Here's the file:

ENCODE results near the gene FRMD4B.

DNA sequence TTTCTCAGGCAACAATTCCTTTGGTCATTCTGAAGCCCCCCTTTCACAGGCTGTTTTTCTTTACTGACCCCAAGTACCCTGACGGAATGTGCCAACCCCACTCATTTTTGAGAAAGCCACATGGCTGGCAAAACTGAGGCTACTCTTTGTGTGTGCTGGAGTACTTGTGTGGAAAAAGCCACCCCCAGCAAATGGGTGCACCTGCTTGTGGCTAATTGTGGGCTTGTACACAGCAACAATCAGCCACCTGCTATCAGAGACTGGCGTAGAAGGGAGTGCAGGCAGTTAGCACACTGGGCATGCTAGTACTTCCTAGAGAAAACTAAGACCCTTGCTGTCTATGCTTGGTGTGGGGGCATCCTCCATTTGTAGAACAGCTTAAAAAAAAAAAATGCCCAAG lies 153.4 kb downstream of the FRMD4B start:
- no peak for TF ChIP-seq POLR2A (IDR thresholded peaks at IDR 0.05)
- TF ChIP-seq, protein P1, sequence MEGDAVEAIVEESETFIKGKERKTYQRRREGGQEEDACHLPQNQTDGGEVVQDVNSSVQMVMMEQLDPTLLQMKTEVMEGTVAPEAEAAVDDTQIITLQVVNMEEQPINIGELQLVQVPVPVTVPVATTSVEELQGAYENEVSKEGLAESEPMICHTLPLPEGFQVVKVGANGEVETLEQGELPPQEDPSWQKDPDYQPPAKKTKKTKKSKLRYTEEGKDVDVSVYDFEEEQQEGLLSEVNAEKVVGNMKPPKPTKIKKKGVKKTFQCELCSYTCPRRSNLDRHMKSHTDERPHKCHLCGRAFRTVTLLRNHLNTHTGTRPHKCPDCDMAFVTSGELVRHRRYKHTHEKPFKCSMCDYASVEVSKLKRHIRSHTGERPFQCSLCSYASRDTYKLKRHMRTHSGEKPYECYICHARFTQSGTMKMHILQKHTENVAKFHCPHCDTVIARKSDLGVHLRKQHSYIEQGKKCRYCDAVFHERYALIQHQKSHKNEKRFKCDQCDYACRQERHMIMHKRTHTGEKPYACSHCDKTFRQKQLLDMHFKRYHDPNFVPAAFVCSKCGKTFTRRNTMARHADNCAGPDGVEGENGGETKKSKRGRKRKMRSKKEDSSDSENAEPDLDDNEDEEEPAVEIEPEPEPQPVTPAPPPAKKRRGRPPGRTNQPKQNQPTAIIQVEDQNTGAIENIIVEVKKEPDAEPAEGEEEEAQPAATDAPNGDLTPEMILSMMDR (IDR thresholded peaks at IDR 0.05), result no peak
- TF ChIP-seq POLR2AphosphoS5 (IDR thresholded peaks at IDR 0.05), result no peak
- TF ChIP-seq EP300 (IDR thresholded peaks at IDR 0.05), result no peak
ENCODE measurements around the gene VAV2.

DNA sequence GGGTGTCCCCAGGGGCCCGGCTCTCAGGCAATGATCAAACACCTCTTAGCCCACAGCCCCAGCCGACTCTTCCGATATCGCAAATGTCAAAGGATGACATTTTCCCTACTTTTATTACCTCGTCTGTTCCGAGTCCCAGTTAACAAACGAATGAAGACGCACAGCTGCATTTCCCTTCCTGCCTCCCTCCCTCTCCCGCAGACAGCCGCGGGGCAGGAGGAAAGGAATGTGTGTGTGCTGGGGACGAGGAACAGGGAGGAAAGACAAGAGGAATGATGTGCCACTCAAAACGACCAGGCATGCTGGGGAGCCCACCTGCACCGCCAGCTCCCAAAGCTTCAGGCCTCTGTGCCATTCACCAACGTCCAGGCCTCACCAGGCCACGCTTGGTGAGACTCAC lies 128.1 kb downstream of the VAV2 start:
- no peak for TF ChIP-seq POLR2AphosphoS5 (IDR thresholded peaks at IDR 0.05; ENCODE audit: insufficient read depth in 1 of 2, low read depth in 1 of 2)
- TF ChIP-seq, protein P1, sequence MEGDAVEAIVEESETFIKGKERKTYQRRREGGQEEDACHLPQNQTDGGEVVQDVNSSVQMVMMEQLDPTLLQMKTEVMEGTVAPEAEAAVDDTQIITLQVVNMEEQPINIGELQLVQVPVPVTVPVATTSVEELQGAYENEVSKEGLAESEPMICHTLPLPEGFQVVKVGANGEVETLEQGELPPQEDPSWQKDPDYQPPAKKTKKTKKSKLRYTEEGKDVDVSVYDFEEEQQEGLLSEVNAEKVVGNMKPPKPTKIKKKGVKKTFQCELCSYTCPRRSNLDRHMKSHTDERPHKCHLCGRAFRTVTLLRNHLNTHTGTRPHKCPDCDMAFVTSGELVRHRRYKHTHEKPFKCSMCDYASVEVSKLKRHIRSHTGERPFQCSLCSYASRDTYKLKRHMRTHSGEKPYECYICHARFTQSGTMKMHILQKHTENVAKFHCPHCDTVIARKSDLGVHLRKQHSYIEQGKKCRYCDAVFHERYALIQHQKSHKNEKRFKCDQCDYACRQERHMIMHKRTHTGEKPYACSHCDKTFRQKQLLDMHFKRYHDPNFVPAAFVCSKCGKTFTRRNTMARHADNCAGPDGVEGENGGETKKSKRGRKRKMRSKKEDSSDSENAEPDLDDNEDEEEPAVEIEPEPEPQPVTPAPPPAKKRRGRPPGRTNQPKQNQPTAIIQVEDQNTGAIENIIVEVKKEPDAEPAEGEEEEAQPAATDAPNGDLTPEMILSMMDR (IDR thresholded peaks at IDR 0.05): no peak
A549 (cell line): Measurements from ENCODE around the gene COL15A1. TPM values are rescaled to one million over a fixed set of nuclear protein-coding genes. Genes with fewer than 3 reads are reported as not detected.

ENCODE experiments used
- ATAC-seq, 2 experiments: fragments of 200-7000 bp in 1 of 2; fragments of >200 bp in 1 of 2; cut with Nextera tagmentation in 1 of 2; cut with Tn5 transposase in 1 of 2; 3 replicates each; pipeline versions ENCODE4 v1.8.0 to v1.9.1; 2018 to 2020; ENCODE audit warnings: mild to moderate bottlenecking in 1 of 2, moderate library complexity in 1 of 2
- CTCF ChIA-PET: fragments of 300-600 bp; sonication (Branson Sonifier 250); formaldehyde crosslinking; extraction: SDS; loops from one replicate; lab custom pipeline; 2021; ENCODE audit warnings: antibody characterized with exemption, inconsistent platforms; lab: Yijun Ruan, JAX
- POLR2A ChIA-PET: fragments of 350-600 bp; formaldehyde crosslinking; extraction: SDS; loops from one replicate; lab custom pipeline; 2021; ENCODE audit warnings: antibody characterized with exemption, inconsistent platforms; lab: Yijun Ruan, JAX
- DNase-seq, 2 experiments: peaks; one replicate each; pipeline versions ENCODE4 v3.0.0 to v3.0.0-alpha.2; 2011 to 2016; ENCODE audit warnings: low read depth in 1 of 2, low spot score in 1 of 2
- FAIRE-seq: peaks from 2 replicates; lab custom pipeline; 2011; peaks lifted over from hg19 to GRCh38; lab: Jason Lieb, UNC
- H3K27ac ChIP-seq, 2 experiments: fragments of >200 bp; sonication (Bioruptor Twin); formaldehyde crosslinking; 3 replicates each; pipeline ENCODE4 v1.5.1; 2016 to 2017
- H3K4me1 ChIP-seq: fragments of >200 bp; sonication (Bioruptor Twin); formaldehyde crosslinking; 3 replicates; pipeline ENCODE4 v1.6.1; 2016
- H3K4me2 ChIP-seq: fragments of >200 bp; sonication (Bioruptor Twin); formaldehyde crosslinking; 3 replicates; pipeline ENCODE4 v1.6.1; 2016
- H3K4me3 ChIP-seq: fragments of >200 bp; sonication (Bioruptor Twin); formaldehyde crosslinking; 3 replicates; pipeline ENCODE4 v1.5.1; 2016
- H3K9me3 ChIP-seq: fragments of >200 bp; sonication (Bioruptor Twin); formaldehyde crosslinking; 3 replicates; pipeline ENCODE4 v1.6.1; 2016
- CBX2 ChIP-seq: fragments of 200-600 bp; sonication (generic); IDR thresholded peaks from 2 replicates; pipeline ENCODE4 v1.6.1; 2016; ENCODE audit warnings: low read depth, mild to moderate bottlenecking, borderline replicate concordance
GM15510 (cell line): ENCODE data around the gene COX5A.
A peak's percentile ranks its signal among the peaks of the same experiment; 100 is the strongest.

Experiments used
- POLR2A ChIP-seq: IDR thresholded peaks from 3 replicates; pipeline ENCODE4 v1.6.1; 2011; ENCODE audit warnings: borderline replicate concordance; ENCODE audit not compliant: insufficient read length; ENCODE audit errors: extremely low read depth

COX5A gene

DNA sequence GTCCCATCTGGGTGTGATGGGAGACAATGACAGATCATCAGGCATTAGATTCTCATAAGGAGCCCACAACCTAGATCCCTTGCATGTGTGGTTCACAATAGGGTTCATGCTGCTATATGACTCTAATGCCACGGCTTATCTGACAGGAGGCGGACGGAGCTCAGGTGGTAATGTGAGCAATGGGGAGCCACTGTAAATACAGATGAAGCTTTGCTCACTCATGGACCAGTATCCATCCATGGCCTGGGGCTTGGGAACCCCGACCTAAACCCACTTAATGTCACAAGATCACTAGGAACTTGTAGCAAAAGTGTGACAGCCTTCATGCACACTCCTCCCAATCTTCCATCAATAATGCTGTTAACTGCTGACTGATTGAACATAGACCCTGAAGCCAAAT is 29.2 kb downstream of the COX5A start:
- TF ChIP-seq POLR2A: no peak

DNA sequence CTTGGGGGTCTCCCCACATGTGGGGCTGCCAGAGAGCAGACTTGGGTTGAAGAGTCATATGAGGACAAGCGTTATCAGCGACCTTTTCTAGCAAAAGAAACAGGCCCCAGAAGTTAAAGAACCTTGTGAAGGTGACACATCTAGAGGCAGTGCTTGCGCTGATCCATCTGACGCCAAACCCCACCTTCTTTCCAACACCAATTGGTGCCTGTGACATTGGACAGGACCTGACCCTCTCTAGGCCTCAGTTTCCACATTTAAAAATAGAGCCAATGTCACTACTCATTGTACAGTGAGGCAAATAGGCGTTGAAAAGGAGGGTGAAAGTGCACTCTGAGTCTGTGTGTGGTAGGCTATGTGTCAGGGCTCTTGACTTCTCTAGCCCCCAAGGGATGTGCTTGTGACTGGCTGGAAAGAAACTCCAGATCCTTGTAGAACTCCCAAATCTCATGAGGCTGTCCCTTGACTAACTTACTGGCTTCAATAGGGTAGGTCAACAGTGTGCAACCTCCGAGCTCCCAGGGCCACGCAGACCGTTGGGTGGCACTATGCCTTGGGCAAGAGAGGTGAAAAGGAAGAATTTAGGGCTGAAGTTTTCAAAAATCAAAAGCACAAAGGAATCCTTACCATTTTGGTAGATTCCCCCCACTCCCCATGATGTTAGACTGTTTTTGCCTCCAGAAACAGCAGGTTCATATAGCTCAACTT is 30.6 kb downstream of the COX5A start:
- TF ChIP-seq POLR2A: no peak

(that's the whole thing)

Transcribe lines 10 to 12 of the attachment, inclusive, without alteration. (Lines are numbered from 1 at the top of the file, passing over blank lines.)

- TF ChIP-seq, protein P1, sequence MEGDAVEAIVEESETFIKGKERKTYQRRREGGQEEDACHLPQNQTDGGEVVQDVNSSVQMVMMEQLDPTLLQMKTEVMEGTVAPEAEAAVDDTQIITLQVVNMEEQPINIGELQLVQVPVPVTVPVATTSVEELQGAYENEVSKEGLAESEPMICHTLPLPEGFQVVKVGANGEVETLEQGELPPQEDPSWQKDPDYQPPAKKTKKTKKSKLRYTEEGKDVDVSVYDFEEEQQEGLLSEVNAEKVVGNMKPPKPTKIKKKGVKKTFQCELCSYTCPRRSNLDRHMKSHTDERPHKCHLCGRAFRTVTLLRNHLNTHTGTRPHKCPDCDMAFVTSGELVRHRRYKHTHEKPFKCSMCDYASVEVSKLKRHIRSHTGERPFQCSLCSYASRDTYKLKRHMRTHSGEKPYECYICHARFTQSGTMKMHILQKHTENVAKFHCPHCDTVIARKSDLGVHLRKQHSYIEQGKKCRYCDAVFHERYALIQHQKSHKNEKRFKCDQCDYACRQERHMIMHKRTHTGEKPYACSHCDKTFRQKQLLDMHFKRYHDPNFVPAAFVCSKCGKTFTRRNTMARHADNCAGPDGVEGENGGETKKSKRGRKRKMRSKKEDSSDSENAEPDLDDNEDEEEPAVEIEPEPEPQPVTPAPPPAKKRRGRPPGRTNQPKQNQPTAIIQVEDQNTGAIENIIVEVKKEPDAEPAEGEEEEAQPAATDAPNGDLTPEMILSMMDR (IDR thresholded peaks at IDR 0.05): no peak
A549 (cell line): Measurements from ENCODE around the gene COL15A1. TPM values are rescaled to one million over a fixed set of nuclear protein-coding genes. Genes with fewer than 3 reads are reported as not detected.

ENCODE experiments used